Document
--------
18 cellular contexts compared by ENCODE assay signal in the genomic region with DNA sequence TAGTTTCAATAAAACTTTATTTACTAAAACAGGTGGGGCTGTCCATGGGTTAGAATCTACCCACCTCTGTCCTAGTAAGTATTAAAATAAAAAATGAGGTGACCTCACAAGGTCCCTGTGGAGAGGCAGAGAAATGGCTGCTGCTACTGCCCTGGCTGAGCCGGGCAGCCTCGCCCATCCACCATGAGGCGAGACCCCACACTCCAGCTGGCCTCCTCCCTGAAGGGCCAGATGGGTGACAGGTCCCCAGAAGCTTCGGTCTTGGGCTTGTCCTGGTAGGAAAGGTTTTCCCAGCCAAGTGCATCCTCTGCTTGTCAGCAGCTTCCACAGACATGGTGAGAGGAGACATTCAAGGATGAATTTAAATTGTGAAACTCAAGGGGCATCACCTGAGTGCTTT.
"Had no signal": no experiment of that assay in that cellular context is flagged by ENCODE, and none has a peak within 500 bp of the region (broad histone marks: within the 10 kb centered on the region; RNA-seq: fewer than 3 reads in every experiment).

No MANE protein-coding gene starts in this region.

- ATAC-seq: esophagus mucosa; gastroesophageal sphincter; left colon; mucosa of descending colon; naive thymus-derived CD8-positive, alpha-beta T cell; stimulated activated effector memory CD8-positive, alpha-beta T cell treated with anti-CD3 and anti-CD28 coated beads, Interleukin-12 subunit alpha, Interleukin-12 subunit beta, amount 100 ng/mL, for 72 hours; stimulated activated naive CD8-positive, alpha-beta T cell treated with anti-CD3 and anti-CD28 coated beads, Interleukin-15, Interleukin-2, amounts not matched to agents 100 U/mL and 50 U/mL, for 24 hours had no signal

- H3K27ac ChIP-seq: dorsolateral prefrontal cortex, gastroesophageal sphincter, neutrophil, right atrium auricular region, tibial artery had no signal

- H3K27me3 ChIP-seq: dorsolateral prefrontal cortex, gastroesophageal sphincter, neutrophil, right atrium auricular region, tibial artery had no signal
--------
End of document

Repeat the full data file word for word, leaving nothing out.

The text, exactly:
18 cellular contexts compared by ENCODE assay signal in the genomic region with DNA sequence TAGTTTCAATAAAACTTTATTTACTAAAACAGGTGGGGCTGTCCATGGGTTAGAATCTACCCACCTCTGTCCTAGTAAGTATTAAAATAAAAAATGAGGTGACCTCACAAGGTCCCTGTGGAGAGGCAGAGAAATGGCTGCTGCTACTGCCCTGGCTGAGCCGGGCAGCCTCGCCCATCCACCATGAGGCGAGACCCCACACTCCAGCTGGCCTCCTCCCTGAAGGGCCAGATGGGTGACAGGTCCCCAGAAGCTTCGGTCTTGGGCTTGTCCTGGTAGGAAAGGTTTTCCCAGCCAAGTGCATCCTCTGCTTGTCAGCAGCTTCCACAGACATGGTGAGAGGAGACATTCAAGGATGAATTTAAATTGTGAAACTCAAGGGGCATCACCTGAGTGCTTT.
"Had no signal": no experiment of that assay in that cellular context is flagged by ENCODE, and none has a peak within 500 bp of the region (broad histone marks: within the 10 kb centered on the region; RNA-seq: fewer than 3 reads in every experiment).

No MANE protein-coding gene starts in this region.

- ATAC-seq: esophagus mucosa; gastroesophageal sphincter; left colon; mucosa of descending colon; naive thymus-derived CD8-positive, alpha-beta T cell; stimulated activated effector memory CD8-positive, alpha-beta T cell treated with anti-CD3 and anti-CD28 coated beads, Interleukin-12 subunit alpha, Interleukin-12 subunit beta, amount 100 ng/mL, for 72 hours; stimulated activated naive CD8-positive, alpha-beta T cell treated with anti-CD3 and anti-CD28 coated beads, Interleukin-15, Interleukin-2, amounts not matched to agents 100 U/mL and 50 U/mL, for 24 hours had no signal

- H3K27ac ChIP-seq: dorsolateral prefrontal cortex, gastroesophageal sphincter, neutrophil, right atrium auricular region, tibial artery had no signal

- H3K27me3 ChIP-seq: dorsolateral prefrontal cortex, gastroesophageal sphincter, neutrophil, right atrium auricular region, tibial artery had no signal